I had a text from the pharmacy ate 12.25 pm. I had tried to ring them in the morning but they were permanently engaged.
By 2.00 there was a queue of about twenty people. Or maybe ten, on reflection, but it felt like twenty. So I went to TESCO to use the cash machine. Two have been shut down due to social distancing, and the third wasn’t working. Next I tried Sainsbury’s, again the only working machine wasn’t working. If that makes sense you have, like me, been in lockdown too long.
Back to the pharmacy…
The queue was down to one person, with two in the shop. They only allow two in the shop at one time, presumably because the previous restriction of three was too efficient. At that time it was actually three in the queue and two sitting waiting, Today they actually had two sitting waiting and nobody being served. Not the best use of the four staff they had in the shop.
I waited outside for 25 minutes. I timed it especially for this post. The lady in front of me was finally admitted. I waited another ten minutes. They allowed me in. Then they made me wait again. The lady in front of me was told she would have to wait ten minutes for her prescription. Mine, when I was served, was ready for me as arranged. I heard the sound of celestial trumpets and felt warm rays of light fall upon my head.
Because I have learned from experience I checked the bag.
My Warfarin were missing. Another five minutes passed before they waved a slip of paper to prove I didn’t have a prescription for it. If only they’d been as keen to contact the doctor and sort it.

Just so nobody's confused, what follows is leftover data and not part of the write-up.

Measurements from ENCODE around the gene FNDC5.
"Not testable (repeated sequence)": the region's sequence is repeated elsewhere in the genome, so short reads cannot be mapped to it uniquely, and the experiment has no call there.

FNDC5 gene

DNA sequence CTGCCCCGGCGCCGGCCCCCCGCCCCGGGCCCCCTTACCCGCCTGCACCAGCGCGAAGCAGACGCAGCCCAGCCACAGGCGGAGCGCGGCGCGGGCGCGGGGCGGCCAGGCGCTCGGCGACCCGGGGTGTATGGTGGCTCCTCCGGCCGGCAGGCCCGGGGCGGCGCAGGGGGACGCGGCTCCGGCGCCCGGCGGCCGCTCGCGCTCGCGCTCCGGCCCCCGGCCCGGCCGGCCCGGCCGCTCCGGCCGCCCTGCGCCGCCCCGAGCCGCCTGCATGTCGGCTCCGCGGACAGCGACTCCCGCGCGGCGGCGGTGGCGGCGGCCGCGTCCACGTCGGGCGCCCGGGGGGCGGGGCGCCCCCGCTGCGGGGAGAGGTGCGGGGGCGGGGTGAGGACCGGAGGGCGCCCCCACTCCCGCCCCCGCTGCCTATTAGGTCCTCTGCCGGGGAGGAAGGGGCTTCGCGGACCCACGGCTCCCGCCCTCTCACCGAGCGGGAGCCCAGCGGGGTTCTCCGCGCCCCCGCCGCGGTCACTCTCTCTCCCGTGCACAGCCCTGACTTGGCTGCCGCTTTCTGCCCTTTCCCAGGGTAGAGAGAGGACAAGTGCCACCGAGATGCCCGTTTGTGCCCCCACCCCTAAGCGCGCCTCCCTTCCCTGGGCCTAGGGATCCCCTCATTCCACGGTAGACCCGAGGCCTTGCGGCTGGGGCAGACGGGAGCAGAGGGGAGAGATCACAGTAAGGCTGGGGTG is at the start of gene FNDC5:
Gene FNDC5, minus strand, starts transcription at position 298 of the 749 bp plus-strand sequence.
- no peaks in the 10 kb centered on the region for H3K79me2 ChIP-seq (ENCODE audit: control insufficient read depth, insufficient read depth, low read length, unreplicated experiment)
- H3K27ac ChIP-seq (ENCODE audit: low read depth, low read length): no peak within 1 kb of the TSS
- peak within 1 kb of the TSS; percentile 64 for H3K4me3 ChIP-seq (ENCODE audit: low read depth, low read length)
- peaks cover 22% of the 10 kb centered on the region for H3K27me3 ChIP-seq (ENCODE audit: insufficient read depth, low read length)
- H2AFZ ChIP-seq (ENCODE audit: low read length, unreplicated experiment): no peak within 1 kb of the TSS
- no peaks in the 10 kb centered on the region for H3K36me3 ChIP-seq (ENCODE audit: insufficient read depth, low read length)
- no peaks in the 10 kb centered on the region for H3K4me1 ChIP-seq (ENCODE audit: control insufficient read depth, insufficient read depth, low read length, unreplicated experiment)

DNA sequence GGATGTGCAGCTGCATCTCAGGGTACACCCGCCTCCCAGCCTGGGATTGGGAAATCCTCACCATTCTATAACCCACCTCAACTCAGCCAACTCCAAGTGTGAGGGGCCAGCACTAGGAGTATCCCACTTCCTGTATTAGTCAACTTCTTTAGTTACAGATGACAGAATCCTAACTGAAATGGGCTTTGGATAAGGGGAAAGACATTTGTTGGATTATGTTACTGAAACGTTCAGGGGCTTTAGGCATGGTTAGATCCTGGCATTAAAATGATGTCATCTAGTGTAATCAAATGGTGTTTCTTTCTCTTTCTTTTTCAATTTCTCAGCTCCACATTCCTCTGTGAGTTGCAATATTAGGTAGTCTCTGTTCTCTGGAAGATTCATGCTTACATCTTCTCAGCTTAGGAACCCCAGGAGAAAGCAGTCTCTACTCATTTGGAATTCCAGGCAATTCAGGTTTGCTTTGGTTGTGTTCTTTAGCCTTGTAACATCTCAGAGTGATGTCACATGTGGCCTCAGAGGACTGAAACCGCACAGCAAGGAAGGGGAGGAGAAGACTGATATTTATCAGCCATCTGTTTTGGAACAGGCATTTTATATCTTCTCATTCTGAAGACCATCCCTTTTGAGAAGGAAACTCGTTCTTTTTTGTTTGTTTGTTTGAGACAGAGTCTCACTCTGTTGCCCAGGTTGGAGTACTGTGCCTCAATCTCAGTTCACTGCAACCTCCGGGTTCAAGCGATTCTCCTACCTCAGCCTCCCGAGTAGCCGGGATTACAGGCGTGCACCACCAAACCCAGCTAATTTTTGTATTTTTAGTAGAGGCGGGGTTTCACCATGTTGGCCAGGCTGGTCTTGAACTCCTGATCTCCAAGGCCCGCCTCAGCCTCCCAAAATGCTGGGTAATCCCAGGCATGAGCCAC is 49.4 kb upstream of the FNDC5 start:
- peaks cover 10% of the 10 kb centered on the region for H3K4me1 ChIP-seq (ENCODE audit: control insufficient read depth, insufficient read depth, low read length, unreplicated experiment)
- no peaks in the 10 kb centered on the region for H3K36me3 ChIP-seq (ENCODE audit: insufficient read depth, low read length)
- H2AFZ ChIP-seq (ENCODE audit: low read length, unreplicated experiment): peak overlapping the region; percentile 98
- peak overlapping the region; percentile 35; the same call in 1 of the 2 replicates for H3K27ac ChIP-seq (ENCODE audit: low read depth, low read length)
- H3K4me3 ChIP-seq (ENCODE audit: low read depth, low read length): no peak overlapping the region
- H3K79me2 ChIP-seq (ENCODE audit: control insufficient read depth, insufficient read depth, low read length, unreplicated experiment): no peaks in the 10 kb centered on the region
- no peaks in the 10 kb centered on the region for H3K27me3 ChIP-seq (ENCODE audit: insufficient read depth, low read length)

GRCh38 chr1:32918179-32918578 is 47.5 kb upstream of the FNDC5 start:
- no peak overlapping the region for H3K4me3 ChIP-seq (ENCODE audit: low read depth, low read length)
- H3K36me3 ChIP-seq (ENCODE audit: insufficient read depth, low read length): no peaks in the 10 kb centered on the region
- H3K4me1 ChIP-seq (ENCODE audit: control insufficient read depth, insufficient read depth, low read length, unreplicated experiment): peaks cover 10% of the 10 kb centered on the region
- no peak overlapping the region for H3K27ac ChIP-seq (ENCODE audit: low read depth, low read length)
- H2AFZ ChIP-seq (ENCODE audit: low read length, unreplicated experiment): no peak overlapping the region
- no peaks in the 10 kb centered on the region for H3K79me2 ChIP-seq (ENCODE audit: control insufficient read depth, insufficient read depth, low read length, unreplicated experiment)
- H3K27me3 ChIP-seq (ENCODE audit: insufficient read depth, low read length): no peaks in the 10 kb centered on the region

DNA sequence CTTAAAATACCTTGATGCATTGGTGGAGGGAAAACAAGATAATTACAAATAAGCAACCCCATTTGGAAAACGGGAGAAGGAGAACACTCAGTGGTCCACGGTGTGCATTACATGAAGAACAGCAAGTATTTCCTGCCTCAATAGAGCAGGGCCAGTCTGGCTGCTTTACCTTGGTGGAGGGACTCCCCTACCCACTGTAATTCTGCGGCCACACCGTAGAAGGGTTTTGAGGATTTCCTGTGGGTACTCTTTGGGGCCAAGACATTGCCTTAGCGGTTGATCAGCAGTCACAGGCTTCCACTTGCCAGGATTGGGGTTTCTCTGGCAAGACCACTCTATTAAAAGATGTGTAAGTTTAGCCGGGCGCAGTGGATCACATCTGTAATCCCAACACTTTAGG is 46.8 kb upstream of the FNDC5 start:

I had to walk five yards and press doorbell to contact reception. I did this and waited. They were busy and it took a few minutes. They refused to discuss it with me as there were “people about” and they didn’t want me to have to discuss it with people listening. I don’t actually feel the need to hide the fact I have atrial fibrillation. If I’d contracted it in a brothel, or had to take my trousers off to explain it, I might feel a bit embarrassed, but I didn’t, and I don’t. I could actually have sorted it in five minutes but no, I had to ring.
So they sent me away with instructions to sort it out by ringing them.
After sorting a number of other things out, and calming myself down, I was able to ring the surgery and establish that they had missed the Warfarin off the prescription. As usual there is no explanation, no apology and, seemingly, no concern that they have cocked up yet again.
As a result, my careful planning has come to nothing. My exposure to the virus has been doubled by the need for a second visit. My attempt to avoid exposing pharmacy workers to the virus has been negated. Sometimes I wonder why I bother trying.
Other, more interesting things also happened, but they would merely cloud the issue.